Over the years, I have found certain seasoned, respected Christian leaders that I resonate with extremely well. One of those leaders is pastor / author Ray Ortlund of The Gospel Coalition. What he writes is both beautiful and profound! (Note: italics and bold mine)

“They who avow the doctrines distinguished by the name of Calvinistic, ought, if consistent with their own principles, to be most gentle and forbearing of all men.”  (John NewtonMemoirs of the Life of the Late William Grimshaw, page 67)
“John Wesley never encouraged criticism of George Whitefield.  ‘Do you think we shall see Mr. Whitefield in heaven?’ asked one small-minded disciple.  ‘No,’ replied Wesley, and the man looked pleased that he had aimed his flattery well.  ‘No sir,’ said Wesley, ‘I fear not.  Mr. Whitefield will be so near the Throne and we at such a distance, we shall hardly get a sight of him.’”  John PollockGeorge Whitefield and the Great Awakening, page 244.
I am Reformed.  I am grateful for all I have learned from my Reformed brothers and sisters in the Body of Christ.  But I am also grateful for others — Dispensationalists, Methodists, Charismatics and others who do not align with me in some aspects of theology.  Theology matters.  Our differences matter.  But what we share in common in Christ matters more.  And I not only accept that as a fact; I rejoice in it as a fellowship.
I am grateful for Dallas Theological Seminary, where I studied from 1971 to 1975.  I am no longer a Dispensationalist.  But I will go to my grave thanking the Lord for the biblical languages and exegesis DTS drilled into me.  Every day of ministry since my ordination in 1975, what DTS gave me has made a wonderful difference.
I am grateful for my Wesleyan brothers and sisters.  I don’t accept the traditional Wesleyan doctrine of entire sanctification.  But if I ever become half the Christian that Robert E. Coleman, for example, is, then I will be a better man than I am now.  I admire him, and others like him, as fathers in the Lord.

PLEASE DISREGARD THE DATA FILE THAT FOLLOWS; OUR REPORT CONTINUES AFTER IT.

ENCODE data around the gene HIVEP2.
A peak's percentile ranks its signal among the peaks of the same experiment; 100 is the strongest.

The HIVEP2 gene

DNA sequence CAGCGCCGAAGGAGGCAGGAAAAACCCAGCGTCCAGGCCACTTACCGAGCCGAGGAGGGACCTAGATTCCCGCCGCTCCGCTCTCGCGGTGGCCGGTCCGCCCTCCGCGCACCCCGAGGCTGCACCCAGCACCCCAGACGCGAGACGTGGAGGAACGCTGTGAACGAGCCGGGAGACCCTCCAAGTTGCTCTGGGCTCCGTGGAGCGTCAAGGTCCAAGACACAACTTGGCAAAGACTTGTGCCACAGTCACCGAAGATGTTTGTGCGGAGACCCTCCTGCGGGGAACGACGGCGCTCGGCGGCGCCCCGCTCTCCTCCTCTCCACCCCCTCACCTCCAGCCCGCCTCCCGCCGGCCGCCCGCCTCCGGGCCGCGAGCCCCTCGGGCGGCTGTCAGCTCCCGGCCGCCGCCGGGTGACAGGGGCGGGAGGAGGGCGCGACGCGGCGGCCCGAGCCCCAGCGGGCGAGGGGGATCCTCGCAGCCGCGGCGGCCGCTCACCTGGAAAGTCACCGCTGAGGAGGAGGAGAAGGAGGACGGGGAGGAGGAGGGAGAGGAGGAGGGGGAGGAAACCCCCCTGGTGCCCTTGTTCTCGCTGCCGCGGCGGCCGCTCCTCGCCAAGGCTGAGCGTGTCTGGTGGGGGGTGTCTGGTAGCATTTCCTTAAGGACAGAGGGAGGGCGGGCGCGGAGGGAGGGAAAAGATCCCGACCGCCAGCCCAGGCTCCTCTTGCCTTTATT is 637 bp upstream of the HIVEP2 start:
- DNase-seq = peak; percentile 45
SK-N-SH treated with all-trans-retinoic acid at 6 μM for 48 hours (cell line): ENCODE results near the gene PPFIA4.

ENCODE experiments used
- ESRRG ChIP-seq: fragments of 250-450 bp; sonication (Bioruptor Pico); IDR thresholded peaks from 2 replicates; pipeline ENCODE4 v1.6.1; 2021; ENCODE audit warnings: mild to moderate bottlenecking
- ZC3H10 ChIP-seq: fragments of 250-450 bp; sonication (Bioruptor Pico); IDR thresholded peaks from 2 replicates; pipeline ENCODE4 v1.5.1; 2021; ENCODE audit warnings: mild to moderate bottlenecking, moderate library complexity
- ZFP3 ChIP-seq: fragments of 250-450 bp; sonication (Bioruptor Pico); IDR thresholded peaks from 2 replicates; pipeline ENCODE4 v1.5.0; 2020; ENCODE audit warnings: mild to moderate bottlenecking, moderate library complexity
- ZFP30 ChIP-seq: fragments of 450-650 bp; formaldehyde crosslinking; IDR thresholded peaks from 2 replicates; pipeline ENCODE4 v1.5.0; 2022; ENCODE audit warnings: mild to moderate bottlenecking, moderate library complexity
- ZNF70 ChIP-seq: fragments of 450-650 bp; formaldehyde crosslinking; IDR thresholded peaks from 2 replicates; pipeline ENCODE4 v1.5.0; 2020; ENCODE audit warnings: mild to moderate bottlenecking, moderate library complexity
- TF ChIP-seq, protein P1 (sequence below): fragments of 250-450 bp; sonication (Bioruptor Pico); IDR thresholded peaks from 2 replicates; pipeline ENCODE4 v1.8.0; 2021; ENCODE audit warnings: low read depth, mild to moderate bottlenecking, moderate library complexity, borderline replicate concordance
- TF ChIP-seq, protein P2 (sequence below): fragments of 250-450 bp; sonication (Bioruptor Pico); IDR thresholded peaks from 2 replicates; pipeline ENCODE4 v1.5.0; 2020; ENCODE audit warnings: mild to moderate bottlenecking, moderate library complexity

I am grateful for my Charismatic brothers and sisters.  I remain unpersuaded by some of their arguments.  But they taught me to stop treating a church service as mere doctrinal rehearsal; they helped me see it as an encounter with the living Christ.  They expect the Lord to do something, and they are right.
I am grateful for so many who are located elsewhere within the Body of Christ.  As I observe myself, it often happens that I notice a phrase or even a word finding its way into a sermon, something that echoes a Christian who contributed to me long ago without even realizing it.  And this includes some people, unlike my friends mentioned above, whom I don’t particularly like.  But they taught me.  They showed me something.  And I am better off for it.
Many disparate believers, in many ways, have helped me toward the Lord.  How could I be ungrateful?  I don’t believe that verses like Romans 12:10 apply only to other Reformed believers.  My heart has been stretched out beyond that circle, without diminishing my own convictions, and for that too I am grateful.
And finally, below is an excellent recent discussion between Matt Chandler, Michael Horton and Tim Keller on “How to Disagree” (biblically and gracefully). It’s well worth 10+ minutes to watch! Selah!

How to disagree by Collin Hansen

Before the widespread accessibility of the internet, most theological debate moved at the speed of journal publishing, which is to say, slowly.  There was a time when perhaps two years would pass before an author would see critical reviews of his or her work. Today, controversial books will be dissected by bloggers and Amazon reviewers before most readers even know the book has been released.
This is just one way the terms of theological debate have changed, according to Michael Horton, who talks in this video with Tim Keller and Matt Chandler about how Christians ought to disagree among ourselves and with other theological opponents. You’ll hear them offer several nuggets of wisdom that all Christians would be wise to follow as they call on us to criticize when possible in the context of relationship and state our opponents’ arguments in a way they would recognize and own.